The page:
Chicago’s Dirty Laundry Played Out in Baseball: North v. South, Cubs v. Sox

In America, it is a story as old as dirt.  The North v. the South, the Union versus the Confederacy, abolitionists versus slave holders, industrialism versus agrarianism.  In Chicago, it’s the northside Cubs and the southside White Sox acting as totems of geographical allegiance.

With the Chicago Cubs advancing to the World Series for the first time since 1945, this crosstown rivalry has reached a crescendo in recent days. Cubs fans are a bit stunned and feeling very, very celebratory, gearing up for their games of a lifetime, or as history proves, several lifetimes.  Sox fans are either quietly supportive, trash talking, or increasingly angry as their own World Series victory (Hello, 2005!) seems to be entering the footnotes of Chicago history.

Full disclosure, I am not a baseball fan, or any kind of sports fan, actually.  I do have some skin in this game, though, as I am a lifelong Chicagoan.  I spent my first 22 years living in the south suburbs, moving to Chicago’s northside the first chance I got after college and have called a series of northside neighborhoods home for the past 25 years.  I am fond of saying that you can take the girl out of the southside, but you can never take the southside out of the girl.

I credit my southside roots for my scrappy nature, never backing down from a debate, work ethic, and love of social justice and bargains (not necessarily in that order).  My grandparents were all immigrants, like so many other southsiders, and worked as steel workers and domestics.  I grew up in the land of landfills, where, when the wind was blowing just so, you could smell the stench of north side garbage being incinerated a few miles from our front door.  More than a few southsiders have some pretty sizeable chips on their shoulder, and for good reason.

A lot of this is being played out in the news and social media right now. These are legitimate concerns, given that so many national media outlets seem intent on putting forth the impression that Chicago only has one beloved ball club and they are called the Cubs.  Yesterday, on freaking ESPN no less, a graphic was used detailing Chicago’s ten national sports championships since 1965.  There were six for the Bulls, three for the Blackhawks, and one for the Bears.  Ummmm . . . yeah, no mention of the 2005 White Sox World Series winners.  Come on, guys.  That’s either nasty or lazy, but either way, it ain’t right.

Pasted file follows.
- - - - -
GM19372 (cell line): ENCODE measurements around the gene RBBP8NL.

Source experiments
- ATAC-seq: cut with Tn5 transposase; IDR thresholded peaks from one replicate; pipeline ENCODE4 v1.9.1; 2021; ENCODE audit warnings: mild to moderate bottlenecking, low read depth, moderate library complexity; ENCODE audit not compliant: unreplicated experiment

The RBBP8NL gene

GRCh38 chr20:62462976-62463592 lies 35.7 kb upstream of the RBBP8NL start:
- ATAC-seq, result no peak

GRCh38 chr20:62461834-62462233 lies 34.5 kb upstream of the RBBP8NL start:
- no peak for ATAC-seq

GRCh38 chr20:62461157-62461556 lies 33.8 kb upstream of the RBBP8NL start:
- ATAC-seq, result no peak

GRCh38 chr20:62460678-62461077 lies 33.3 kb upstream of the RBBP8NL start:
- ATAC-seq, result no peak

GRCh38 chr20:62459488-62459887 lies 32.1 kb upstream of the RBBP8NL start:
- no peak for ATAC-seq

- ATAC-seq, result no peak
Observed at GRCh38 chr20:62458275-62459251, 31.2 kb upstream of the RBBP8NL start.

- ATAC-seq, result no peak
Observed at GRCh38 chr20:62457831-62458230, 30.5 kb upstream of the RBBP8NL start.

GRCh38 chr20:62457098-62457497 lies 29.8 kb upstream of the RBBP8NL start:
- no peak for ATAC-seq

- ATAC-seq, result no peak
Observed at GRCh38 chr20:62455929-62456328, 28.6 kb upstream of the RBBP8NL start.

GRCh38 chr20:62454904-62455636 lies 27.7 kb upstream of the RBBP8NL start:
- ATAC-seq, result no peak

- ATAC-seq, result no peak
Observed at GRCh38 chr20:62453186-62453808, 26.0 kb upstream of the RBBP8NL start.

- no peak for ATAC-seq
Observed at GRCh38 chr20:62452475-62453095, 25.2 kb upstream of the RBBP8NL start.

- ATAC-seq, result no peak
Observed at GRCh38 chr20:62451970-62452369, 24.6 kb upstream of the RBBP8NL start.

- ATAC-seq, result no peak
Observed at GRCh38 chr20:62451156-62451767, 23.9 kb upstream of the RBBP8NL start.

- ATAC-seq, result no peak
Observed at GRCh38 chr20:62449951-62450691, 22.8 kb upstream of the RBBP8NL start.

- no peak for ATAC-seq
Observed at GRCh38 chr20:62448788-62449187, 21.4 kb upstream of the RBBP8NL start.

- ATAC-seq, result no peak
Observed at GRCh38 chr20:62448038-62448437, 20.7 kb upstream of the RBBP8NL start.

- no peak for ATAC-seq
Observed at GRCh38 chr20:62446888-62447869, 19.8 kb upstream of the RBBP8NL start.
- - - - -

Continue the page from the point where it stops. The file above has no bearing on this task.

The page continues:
You see, that kind of bias makes southsiders feel invisible, less than, unworthy.  Kind of like a local basket of deplorables, which is how they are perceived by more than a few northsiders.   That chip on the shoulder of many southsiders, while unfortunate and unattractive, was earned honestly.

It’s interesting to me that a national championship is leading to Chicago airing out its dirty laundry for all of Facebook to see.  There is a great divide in Chicago that runs far deeper than what baseball team you root for.  This northside/southside paradigm is real and deeply rooted.  And, like our current presidential election, it is bringing out the ugly in a lot of folks.


One childhood friend described getting a series of texts from Cubs fans rubbing in their pennant win, knowing she is a Sox fan. Another childhood neighbor described flying the W flag at half staff, a mandate from his southside wife.  More than a few Cubs fans have speculated to me that the reason Sox fans seem so obsessed with the Cubs is because the southside and Sox fans don’t even register or exist on the radar of your average northsider.

To me, it keeps coming back to that idea of being invisible and unrecognized.  It never feels good, so why would baseball be any different? Even if every media outlet across this great land of ours neglects to mention that Chicago enjoyed a World Series title eleven years ago in the form of a Sox win, that can’t erase the reality of their championship win.  The Chicago White Sox and their fans brought a title home.  Cubs fans then, like Sox fans now, might not have celebrated along, though surely some did cross fan lines to celebrate their city.

I’m told that sports rivalries are fun and longstanding and not going anywhere.  That’s cool.  There’s no need for a kumbaya moment here, but a little empathy goes a long way.  Wouldn’t it be grand if all you northside Cubs fans honored the team a few miles to your south, at least by recognizing their existence?  And wouldn’t it be swell if southside Sox fans didn’t feel the need to taunt and denigrate a team that is on the cusp of making history?

Find the common denominator.  It’s baseball, folks.  And Chicago.  It’s more, of course.  It’s an entrenched history of the haves and the have nots.  It’s a pattern of systemic devaluing of all things that happen to exist below Roosevelt Road.  It’s industry and manufacturing, the ruins of abandoned steel mills and undeveloped land, housing projects and white flight juxtaposed against lakefront mansions and million dollar condos, widespread segregation, disparity in public education, and any lack of outrage when people of color are shot and shot and shot and shot.

Wouldn’t it be amazing if baseball could cross that divide rather than add to it?  It’s possible, I think, but then again, I am fond of choosing hope.  As the Cubs go into game one tonight, whether or not you’re a fan, think about what a W could mean for Chicago, not just for northsiders or Cubs fans.  A win is a win for our city.  Or, so says this naive non-baseball fan with southside roots and northside address.

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